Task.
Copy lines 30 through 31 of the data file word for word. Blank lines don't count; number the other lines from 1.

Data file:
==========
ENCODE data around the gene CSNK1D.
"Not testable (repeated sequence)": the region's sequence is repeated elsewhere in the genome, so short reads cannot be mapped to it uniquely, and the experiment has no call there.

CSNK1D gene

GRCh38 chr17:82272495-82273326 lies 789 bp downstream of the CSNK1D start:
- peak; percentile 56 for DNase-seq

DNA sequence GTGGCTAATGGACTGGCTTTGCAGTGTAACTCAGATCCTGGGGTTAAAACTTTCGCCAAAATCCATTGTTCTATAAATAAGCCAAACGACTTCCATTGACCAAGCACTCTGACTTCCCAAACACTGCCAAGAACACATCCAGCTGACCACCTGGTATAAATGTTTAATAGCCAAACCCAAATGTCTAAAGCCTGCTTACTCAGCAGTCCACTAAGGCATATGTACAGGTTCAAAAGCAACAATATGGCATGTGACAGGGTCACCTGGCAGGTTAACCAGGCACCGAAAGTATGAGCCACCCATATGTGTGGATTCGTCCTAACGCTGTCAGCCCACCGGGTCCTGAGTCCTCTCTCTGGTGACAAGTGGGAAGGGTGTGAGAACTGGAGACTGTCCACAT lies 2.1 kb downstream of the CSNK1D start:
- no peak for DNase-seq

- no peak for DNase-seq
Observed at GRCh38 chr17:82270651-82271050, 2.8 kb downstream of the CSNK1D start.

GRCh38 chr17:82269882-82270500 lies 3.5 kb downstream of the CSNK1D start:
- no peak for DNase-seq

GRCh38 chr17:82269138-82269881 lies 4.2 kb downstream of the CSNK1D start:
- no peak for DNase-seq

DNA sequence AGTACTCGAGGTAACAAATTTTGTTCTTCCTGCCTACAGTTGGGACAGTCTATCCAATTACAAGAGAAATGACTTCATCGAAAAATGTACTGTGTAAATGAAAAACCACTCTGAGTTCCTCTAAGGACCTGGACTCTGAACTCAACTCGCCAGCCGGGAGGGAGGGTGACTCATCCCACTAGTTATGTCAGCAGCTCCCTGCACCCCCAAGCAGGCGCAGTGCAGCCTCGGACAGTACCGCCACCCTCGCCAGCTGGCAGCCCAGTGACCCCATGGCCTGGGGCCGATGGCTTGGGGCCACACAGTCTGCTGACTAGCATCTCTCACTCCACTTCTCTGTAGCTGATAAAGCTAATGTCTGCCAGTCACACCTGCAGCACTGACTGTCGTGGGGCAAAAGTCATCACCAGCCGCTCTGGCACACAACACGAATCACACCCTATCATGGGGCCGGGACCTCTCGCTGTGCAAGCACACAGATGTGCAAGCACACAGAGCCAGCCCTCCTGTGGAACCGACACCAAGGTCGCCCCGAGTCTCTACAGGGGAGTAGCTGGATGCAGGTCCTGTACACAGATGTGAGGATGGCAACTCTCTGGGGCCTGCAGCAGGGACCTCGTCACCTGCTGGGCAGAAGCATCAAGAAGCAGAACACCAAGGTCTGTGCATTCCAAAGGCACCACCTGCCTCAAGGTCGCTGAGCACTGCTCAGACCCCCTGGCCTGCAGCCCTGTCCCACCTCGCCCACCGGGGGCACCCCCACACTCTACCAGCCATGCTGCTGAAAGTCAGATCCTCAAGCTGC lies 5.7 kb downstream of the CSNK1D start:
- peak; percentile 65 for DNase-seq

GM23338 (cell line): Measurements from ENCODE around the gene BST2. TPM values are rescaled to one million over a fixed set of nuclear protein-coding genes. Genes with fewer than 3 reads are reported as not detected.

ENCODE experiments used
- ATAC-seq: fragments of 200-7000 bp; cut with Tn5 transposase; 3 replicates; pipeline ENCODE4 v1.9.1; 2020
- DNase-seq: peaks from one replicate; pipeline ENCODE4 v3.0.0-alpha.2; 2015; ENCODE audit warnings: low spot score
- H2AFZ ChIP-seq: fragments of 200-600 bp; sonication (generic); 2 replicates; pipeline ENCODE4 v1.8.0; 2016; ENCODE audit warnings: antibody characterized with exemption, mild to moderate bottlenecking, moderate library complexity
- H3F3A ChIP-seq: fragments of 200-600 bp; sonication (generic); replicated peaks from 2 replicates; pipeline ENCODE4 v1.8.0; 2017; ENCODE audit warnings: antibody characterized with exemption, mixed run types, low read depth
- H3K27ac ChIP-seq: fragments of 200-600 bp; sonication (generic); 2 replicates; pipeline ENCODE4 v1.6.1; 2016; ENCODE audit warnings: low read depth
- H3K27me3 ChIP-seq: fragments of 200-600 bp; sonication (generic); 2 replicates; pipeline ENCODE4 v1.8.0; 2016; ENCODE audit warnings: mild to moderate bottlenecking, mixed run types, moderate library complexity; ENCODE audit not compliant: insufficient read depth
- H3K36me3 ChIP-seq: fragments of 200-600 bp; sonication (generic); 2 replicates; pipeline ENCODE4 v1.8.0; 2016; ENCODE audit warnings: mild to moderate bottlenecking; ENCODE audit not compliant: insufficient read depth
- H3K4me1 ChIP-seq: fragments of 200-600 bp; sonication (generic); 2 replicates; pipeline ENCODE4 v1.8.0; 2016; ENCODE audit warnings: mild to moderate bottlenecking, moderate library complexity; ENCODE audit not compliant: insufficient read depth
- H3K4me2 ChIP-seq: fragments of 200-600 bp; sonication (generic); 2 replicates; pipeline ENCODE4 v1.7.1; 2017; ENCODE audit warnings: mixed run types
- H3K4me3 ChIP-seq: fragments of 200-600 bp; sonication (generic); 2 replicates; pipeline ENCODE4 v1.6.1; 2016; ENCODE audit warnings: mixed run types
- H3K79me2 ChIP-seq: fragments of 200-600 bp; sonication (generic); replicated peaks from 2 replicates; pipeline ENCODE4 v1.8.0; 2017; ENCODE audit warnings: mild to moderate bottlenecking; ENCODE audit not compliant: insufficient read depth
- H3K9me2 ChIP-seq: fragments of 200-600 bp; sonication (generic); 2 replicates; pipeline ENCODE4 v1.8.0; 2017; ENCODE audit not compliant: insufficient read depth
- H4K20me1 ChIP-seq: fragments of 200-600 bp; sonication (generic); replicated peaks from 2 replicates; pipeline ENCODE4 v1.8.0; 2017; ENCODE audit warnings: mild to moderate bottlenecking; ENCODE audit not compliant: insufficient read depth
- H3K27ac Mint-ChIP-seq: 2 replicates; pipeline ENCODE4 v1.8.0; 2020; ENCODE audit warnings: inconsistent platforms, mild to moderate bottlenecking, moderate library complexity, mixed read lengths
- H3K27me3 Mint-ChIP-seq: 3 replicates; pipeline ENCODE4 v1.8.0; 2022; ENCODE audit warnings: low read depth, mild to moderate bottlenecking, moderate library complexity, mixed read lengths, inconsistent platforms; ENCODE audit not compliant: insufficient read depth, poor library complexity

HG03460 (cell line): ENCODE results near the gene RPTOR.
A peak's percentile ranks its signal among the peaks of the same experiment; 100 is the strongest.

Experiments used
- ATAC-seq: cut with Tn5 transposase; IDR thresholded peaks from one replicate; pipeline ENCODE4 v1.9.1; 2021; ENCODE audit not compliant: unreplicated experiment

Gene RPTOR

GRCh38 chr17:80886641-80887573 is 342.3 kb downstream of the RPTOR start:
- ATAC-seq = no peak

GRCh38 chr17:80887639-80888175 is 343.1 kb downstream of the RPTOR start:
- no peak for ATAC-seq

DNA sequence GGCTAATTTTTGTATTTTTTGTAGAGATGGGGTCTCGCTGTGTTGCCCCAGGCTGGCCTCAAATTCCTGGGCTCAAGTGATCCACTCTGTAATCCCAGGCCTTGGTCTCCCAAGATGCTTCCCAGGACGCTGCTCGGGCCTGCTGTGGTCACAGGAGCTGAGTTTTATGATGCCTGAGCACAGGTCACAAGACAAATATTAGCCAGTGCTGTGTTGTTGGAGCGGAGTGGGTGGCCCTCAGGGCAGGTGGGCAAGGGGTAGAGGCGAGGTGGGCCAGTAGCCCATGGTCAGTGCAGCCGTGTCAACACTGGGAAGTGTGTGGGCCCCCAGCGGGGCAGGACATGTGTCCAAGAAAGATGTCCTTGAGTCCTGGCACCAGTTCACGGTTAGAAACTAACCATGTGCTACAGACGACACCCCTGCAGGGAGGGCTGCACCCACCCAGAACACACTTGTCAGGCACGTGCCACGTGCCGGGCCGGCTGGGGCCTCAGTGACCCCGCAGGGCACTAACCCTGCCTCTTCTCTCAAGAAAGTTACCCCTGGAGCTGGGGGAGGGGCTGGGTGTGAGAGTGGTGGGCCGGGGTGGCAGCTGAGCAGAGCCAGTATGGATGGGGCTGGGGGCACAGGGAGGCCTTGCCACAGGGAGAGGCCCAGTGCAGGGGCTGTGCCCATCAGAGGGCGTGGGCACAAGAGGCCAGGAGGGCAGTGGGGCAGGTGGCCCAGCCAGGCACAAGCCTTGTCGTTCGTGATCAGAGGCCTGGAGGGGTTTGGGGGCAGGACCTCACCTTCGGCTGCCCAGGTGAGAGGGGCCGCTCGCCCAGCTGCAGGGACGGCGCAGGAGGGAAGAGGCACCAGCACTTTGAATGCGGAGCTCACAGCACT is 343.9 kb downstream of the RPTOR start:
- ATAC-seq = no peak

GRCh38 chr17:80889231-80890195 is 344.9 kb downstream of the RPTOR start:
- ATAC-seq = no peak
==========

- H4K20me1 ChIP-seq: fragments of 200-600 bp; sonication (generic); replicated peaks from 2 replicates; pipeline ENCODE4 v1.8.0; 2017; ENCODE audit warnings: mild to moderate bottlenecking; ENCODE audit not compliant: insufficient read depth
- H3K27ac Mint-ChIP-seq: 2 replicates; pipeline ENCODE4 v1.8.0; 2020; ENCODE audit warnings: inconsistent platforms, mild to moderate bottlenecking, moderate library complexity, mixed read lengths